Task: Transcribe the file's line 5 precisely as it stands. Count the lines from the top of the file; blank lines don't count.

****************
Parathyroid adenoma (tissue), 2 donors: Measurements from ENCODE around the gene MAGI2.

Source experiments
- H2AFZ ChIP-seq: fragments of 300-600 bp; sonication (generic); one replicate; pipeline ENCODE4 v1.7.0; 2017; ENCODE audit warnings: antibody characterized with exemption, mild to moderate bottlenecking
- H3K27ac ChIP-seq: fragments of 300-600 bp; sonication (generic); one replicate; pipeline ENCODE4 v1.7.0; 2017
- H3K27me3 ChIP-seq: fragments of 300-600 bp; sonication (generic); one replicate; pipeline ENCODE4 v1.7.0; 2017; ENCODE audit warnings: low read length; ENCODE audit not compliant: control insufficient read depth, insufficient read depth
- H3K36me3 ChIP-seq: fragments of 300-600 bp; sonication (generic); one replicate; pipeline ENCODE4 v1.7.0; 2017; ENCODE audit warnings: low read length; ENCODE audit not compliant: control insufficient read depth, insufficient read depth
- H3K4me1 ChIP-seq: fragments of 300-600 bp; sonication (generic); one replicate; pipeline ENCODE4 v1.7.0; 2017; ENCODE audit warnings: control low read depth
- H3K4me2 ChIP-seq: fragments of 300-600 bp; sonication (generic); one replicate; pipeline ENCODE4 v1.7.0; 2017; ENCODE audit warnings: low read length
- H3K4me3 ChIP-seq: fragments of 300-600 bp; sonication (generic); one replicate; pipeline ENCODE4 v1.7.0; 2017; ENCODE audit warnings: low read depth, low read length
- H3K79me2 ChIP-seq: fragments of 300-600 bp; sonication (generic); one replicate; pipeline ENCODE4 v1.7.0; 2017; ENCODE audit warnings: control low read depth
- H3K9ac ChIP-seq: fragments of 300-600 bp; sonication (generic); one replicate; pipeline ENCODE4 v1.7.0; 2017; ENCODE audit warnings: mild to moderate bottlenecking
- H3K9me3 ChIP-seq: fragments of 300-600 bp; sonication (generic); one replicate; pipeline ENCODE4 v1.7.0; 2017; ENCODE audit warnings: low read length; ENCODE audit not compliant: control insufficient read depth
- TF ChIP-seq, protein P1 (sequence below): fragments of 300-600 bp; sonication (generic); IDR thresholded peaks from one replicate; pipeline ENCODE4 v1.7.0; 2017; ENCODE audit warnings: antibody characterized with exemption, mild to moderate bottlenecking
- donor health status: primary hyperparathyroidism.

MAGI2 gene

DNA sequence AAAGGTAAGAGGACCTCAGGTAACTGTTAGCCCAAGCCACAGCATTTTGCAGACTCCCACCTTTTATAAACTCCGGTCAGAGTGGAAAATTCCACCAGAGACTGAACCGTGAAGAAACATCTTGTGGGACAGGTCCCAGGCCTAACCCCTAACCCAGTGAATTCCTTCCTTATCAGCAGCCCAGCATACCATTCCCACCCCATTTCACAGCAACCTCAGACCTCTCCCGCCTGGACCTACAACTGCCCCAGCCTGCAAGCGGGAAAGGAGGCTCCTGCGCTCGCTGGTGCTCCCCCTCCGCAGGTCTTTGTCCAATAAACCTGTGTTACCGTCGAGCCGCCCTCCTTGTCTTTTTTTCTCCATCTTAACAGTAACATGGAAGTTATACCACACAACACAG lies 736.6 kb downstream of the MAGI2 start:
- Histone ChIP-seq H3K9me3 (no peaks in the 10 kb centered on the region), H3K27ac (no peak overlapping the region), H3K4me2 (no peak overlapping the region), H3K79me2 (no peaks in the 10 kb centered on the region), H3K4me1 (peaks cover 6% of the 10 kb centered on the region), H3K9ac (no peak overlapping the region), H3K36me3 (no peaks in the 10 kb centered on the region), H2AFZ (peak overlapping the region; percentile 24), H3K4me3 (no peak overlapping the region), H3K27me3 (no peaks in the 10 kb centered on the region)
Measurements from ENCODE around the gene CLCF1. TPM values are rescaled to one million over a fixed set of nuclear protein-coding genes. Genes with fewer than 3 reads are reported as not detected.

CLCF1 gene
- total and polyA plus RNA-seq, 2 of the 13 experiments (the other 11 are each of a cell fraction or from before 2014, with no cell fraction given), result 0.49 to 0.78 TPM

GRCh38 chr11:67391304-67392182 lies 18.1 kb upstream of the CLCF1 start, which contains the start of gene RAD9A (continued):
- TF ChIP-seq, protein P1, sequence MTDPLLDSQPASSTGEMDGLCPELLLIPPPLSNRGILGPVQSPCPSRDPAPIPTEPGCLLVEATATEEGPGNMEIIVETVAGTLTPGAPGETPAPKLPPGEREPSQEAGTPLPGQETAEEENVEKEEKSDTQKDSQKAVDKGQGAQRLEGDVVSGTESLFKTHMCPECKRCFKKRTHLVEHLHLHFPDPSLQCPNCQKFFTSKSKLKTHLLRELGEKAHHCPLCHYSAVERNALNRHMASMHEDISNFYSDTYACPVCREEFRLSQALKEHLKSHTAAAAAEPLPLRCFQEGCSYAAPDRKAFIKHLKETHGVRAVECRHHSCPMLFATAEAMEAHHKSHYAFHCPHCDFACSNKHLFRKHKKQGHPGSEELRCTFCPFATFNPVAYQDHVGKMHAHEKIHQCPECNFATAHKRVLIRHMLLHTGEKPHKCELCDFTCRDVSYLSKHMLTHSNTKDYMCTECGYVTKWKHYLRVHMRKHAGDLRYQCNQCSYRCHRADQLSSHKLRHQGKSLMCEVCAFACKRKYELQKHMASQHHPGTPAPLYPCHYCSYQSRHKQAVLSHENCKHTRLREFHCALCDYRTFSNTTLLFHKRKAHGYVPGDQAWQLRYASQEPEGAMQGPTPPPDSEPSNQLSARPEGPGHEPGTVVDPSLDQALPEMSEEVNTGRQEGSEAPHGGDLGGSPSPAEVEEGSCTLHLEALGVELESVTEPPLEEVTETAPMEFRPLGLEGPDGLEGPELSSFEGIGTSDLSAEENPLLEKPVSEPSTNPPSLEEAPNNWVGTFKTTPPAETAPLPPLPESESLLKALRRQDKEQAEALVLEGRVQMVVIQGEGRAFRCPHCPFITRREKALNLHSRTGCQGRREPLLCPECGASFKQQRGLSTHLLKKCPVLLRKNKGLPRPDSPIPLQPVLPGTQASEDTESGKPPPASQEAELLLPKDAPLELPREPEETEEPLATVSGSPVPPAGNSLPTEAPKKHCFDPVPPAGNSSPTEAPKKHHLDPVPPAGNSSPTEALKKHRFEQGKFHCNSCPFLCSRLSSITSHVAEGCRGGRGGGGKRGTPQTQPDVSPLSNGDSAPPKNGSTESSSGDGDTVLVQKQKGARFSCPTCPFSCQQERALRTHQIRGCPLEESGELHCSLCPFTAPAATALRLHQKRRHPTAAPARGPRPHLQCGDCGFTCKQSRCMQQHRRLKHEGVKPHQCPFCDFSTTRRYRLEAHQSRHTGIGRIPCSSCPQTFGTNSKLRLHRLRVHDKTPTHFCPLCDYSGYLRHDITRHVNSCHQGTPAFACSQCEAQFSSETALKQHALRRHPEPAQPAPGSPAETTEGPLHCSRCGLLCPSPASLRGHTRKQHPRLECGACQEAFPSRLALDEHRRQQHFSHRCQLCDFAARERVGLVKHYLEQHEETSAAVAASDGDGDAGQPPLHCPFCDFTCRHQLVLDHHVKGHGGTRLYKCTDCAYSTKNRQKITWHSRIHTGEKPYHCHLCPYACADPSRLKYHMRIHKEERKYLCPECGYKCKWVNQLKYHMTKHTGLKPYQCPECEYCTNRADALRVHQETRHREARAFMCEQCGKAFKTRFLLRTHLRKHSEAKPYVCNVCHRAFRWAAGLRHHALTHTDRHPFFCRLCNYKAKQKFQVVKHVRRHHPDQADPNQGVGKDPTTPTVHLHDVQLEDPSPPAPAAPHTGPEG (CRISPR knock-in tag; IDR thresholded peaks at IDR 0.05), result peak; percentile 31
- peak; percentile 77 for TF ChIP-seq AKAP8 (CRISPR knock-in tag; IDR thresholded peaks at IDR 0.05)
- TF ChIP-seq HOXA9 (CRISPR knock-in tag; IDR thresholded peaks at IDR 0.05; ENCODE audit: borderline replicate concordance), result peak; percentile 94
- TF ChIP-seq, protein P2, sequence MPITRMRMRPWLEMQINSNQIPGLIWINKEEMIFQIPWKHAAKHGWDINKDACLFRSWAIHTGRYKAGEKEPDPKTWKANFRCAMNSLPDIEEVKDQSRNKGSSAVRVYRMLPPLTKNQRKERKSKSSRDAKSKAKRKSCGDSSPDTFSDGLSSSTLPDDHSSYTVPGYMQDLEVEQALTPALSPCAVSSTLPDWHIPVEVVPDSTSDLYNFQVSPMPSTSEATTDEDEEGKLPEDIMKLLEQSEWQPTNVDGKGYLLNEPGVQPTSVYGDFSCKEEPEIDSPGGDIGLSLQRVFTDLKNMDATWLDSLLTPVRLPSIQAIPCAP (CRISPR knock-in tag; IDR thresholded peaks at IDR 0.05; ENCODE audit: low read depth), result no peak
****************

- H3K27me3 ChIP-seq: fragments of 300-600 bp; sonication (generic); one replicate; pipeline ENCODE4 v1.7.0; 2017; ENCODE audit warnings: low read length; ENCODE audit not compliant: control insufficient read depth, insufficient read depth